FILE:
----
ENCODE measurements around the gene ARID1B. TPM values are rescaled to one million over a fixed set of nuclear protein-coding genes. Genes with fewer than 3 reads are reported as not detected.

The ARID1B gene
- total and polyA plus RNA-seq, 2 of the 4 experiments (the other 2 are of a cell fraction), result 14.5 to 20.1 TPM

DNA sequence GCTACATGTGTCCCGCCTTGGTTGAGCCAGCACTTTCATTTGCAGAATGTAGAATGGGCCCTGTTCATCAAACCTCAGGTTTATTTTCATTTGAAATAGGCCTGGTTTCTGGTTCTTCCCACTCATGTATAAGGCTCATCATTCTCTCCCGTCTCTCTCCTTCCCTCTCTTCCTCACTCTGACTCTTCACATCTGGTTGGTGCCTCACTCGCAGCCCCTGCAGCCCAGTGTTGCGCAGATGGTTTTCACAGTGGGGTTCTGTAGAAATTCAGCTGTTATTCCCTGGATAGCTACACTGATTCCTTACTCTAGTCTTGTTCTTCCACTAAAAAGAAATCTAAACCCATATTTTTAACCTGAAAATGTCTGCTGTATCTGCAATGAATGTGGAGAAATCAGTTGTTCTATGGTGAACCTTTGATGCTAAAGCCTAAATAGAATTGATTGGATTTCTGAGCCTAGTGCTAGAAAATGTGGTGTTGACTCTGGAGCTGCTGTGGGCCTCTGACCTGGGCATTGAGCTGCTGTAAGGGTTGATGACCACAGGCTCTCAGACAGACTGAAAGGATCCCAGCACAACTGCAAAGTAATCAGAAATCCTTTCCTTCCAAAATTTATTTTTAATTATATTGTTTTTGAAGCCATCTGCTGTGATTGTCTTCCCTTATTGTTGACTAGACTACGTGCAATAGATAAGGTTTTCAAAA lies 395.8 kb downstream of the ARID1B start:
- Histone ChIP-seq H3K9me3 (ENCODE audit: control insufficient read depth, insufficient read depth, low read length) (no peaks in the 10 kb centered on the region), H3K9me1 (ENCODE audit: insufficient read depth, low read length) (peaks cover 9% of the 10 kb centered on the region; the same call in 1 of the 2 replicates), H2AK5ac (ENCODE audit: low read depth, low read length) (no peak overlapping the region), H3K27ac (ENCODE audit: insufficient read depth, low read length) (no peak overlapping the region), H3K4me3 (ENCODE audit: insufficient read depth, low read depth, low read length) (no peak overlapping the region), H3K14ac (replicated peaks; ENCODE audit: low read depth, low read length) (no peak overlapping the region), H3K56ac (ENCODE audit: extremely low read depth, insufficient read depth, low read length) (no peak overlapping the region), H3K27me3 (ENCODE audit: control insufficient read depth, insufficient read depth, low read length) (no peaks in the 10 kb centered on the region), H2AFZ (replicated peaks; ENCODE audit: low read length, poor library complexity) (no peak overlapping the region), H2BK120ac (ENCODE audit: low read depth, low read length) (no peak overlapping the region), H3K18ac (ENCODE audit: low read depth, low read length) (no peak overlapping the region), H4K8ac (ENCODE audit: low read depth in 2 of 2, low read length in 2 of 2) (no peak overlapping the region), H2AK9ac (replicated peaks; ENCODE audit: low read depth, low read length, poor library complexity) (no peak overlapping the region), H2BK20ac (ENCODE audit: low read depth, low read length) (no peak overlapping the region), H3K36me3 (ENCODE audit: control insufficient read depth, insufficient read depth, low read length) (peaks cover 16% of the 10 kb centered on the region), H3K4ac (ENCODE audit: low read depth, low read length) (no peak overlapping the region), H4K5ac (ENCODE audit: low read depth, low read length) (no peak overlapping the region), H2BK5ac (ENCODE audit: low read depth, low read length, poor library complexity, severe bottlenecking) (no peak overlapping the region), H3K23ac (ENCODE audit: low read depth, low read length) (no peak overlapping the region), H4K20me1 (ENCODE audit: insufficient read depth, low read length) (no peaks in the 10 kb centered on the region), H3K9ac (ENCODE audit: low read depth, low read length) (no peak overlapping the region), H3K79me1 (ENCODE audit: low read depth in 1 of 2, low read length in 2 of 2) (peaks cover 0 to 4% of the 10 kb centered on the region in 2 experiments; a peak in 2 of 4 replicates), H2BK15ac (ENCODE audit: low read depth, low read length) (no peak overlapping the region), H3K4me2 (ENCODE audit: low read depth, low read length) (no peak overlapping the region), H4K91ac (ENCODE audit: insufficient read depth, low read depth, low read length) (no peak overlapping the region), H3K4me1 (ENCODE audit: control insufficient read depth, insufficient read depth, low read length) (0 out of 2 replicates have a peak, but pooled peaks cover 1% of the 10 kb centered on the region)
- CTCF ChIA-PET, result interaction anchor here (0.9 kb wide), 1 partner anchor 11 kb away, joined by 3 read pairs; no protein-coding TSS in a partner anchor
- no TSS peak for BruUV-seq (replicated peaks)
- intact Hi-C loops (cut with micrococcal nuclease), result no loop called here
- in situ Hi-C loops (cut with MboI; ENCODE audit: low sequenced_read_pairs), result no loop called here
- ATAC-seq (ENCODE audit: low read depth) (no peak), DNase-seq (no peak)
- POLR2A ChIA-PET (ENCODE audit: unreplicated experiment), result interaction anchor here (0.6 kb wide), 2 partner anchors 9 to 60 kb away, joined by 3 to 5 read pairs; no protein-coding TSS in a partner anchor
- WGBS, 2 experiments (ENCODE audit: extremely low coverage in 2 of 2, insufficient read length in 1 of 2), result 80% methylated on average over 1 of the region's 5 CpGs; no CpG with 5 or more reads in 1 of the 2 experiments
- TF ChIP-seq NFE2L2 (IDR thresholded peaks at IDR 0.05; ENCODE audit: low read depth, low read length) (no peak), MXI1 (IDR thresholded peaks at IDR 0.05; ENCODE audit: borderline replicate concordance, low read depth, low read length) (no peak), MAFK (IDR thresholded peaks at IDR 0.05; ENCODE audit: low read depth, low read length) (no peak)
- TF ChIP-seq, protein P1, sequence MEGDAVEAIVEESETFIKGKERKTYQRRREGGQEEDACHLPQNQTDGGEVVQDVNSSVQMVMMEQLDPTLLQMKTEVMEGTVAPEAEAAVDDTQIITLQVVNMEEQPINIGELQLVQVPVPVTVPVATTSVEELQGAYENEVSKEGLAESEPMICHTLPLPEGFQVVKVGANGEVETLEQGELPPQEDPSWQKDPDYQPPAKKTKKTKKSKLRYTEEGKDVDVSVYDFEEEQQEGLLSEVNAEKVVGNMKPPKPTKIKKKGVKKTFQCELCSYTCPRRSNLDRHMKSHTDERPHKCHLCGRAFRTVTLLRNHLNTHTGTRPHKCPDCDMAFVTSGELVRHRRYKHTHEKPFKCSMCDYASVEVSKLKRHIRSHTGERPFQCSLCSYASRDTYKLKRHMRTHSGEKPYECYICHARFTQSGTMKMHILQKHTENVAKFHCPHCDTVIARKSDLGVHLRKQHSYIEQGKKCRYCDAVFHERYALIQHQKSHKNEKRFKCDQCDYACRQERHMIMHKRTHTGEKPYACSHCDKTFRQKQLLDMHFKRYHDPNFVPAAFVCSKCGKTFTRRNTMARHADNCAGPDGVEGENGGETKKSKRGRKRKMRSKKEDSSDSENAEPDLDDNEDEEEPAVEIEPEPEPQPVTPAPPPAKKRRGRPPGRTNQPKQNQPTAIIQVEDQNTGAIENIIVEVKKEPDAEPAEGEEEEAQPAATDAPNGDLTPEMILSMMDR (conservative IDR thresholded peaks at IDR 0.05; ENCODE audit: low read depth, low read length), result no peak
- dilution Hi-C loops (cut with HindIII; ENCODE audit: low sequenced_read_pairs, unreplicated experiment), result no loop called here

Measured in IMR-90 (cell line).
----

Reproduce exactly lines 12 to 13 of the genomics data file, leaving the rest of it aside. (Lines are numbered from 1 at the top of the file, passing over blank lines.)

- WGBS, 2 experiments (ENCODE audit: extremely low coverage in 2 of 2, insufficient read length in 1 of 2), result 80% methylated on average over 1 of the region's 5 CpGs; no CpG with 5 or more reads in 1 of the 2 experiments
- TF ChIP-seq NFE2L2 (IDR thresholded peaks at IDR 0.05; ENCODE audit: low read depth, low read length) (no peak), MXI1 (IDR thresholded peaks at IDR 0.05; ENCODE audit: borderline replicate concordance, low read depth, low read length) (no peak), MAFK (IDR thresholded peaks at IDR 0.05; ENCODE audit: low read depth, low read length) (no peak)